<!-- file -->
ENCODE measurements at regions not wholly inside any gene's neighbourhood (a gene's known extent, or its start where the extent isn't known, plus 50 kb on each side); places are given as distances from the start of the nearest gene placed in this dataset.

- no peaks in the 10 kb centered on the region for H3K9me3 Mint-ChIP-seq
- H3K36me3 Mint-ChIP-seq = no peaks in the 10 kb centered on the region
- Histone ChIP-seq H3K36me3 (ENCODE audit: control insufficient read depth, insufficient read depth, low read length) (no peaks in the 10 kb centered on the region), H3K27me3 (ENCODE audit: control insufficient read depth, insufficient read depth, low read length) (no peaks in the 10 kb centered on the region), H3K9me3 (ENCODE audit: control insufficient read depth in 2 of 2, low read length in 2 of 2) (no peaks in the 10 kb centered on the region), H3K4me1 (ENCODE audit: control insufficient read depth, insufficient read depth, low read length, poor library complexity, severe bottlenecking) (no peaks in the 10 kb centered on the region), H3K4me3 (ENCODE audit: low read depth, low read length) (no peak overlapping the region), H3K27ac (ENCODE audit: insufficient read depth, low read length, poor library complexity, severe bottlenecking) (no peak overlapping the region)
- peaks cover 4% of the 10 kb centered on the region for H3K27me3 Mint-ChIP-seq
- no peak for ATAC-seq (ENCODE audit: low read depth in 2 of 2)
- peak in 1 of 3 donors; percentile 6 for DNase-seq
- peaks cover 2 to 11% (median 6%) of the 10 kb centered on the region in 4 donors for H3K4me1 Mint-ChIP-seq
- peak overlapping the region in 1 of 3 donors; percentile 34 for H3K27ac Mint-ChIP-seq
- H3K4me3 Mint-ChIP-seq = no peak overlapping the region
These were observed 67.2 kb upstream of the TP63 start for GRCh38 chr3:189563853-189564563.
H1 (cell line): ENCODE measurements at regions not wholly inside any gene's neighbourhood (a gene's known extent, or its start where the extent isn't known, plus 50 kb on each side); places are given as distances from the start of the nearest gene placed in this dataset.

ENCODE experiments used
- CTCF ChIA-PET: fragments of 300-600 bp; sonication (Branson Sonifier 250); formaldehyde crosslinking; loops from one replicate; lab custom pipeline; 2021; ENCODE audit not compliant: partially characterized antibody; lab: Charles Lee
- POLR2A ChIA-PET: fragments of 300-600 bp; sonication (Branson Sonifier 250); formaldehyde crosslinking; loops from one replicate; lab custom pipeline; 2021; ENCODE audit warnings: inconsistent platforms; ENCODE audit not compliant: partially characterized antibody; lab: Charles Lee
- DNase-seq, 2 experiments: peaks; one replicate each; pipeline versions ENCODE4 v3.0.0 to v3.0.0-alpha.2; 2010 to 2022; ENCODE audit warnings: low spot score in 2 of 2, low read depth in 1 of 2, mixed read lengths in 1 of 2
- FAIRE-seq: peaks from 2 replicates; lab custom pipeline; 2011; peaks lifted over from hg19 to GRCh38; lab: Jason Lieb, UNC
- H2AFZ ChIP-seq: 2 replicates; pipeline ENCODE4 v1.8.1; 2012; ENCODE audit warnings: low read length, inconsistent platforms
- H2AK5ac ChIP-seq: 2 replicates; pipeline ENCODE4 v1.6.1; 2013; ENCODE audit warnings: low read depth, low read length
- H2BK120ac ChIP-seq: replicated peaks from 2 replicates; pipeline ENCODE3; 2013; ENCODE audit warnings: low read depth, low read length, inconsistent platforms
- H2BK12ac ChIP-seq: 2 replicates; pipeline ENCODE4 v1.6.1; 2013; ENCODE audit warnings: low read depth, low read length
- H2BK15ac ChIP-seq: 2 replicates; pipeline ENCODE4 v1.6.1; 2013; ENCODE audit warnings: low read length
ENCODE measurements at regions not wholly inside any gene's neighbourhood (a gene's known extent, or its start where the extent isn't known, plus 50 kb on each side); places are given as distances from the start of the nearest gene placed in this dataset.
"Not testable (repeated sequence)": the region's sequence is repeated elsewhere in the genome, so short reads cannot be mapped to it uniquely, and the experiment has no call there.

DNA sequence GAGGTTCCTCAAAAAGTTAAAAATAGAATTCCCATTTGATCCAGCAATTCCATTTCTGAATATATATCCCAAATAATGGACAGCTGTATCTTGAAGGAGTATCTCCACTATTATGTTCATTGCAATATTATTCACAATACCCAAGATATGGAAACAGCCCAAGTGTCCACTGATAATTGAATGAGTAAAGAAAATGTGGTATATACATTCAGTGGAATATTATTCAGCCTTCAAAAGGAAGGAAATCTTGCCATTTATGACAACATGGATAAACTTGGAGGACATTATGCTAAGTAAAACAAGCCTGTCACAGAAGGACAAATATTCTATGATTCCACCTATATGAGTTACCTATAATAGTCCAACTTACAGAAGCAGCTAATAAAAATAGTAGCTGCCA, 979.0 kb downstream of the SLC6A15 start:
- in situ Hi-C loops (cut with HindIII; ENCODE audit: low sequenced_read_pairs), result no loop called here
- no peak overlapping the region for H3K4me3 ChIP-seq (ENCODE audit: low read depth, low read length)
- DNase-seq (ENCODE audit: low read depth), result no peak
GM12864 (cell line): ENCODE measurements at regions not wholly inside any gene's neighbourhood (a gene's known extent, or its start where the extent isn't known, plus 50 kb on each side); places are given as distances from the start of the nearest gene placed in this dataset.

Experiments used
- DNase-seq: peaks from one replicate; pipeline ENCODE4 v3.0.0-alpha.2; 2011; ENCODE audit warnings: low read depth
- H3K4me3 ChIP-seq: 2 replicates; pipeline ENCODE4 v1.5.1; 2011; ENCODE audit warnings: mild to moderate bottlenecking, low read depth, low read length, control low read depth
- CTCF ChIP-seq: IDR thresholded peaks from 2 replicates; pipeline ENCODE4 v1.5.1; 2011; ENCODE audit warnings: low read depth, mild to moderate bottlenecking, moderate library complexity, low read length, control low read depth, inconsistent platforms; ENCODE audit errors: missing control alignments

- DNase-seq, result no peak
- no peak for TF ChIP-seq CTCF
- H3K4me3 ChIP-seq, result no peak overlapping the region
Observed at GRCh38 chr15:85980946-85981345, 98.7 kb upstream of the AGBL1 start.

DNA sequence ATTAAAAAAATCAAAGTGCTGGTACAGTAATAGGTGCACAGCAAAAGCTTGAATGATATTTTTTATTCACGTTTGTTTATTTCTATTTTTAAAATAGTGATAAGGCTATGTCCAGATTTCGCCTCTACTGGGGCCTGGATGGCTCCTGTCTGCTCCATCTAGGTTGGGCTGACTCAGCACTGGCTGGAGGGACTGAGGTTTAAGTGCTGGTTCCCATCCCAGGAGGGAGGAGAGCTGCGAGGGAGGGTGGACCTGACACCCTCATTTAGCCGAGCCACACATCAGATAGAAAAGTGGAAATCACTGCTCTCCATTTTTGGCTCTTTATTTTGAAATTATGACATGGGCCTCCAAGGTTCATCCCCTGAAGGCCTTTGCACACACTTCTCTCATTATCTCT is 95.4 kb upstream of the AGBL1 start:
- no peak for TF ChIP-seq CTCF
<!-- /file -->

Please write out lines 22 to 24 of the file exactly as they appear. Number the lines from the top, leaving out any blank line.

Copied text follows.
- H2BK15ac ChIP-seq: 2 replicates; pipeline ENCODE4 v1.6.1; 2013; ENCODE audit warnings: low read length
ENCODE measurements at regions not wholly inside any gene's neighbourhood (a gene's known extent, or its start where the extent isn't known, plus 50 kb on each side); places are given as distances from the start of the nearest gene placed in this dataset.
"Not testable (repeated sequence)": the region's sequence is repeated elsewhere in the genome, so short reads cannot be mapped to it uniquely, and the experiment has no call there.